IPM was as effective as conventional management at controlling pear psylla

by Molly Sayles, Robert Orpet, and Louis Nottingham

November 28, 2022

IPM works by having a spray program that promotes natural enemies, which provided effective (and free!) control of pear psylla. This season revealed that IPM can control pear psylla as effectively as conventional management while being less expensive. Our team will continue to monitor the same sites next season, and potentially add more.

We expect IPM to work even better next year because natural enemies have built up and will likely have higher overwintering populations near the study orchards. More broadly, as explained in last month’s newsletter we expect that the more orchards there are that use IPM, the better it will work. Conventional orchards produce high pear psylla populations in fall due to their lack of natural enemies. These adults overwinter and spread areawide in spring, causing the valley to have extremely high area-wide psylla pressure. Conversely, IPM orchards have natural enemies and very low populations of pear psylla in fall, which will result in area-wide decreases in pear psylla as more people start to adopt IPM.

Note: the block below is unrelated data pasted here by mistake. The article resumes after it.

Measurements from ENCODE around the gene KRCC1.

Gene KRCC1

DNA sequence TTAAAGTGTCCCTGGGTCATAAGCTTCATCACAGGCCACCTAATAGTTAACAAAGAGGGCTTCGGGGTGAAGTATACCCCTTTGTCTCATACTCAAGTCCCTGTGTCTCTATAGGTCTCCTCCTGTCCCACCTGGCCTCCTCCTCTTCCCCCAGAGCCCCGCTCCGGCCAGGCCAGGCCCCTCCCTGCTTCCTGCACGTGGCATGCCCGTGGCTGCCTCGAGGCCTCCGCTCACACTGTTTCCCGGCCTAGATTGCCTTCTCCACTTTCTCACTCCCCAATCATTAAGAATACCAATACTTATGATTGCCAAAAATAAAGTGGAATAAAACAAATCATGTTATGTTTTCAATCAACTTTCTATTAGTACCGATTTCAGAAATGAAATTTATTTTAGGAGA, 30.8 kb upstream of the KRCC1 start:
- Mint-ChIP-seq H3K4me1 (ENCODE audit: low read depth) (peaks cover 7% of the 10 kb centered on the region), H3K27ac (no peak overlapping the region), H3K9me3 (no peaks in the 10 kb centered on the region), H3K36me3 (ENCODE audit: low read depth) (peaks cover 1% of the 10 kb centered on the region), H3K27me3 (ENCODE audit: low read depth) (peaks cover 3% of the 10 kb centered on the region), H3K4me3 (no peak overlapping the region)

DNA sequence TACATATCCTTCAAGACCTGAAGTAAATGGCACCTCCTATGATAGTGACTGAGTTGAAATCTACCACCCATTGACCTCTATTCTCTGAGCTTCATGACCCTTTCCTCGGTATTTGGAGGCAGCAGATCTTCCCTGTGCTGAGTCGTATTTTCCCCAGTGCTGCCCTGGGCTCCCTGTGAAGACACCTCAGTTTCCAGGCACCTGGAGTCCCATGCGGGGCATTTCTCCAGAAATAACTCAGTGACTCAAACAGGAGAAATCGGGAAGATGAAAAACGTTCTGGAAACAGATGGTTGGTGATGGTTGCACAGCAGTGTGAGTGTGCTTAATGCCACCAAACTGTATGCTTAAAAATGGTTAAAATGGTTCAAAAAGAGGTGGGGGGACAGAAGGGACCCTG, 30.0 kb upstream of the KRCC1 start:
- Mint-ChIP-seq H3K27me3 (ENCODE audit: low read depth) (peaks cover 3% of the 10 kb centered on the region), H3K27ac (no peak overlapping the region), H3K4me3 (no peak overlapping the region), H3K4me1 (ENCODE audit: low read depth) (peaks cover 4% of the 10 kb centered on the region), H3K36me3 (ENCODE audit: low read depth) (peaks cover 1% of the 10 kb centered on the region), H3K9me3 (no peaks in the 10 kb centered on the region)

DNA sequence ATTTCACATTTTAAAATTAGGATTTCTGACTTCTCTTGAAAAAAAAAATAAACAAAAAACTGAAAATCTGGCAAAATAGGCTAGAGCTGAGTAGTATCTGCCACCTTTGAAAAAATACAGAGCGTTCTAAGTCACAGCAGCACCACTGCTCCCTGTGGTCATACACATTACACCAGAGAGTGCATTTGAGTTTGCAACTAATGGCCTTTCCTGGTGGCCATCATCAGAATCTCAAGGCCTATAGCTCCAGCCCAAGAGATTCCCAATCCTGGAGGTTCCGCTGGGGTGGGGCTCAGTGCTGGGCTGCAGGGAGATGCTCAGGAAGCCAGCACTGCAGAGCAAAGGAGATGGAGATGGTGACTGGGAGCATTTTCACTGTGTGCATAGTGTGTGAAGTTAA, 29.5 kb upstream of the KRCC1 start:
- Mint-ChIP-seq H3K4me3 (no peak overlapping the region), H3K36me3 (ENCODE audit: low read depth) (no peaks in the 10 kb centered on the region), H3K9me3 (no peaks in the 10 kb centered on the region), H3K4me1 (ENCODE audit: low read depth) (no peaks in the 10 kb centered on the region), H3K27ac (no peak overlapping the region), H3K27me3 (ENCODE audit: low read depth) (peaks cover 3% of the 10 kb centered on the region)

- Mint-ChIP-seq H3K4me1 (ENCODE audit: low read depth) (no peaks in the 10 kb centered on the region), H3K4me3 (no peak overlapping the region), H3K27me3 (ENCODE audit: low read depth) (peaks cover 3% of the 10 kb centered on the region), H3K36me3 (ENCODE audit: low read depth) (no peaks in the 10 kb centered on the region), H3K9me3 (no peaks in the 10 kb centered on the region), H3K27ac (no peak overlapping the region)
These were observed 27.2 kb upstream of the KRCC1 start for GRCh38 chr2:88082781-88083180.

To improve the IPM phenology program, we plan to distribute an annual survey beginning this winter for feedback, expect to see the survey in a future edition of Tree Fruit Matters!

Read the rest of the article on the WSU Tree Fruit site.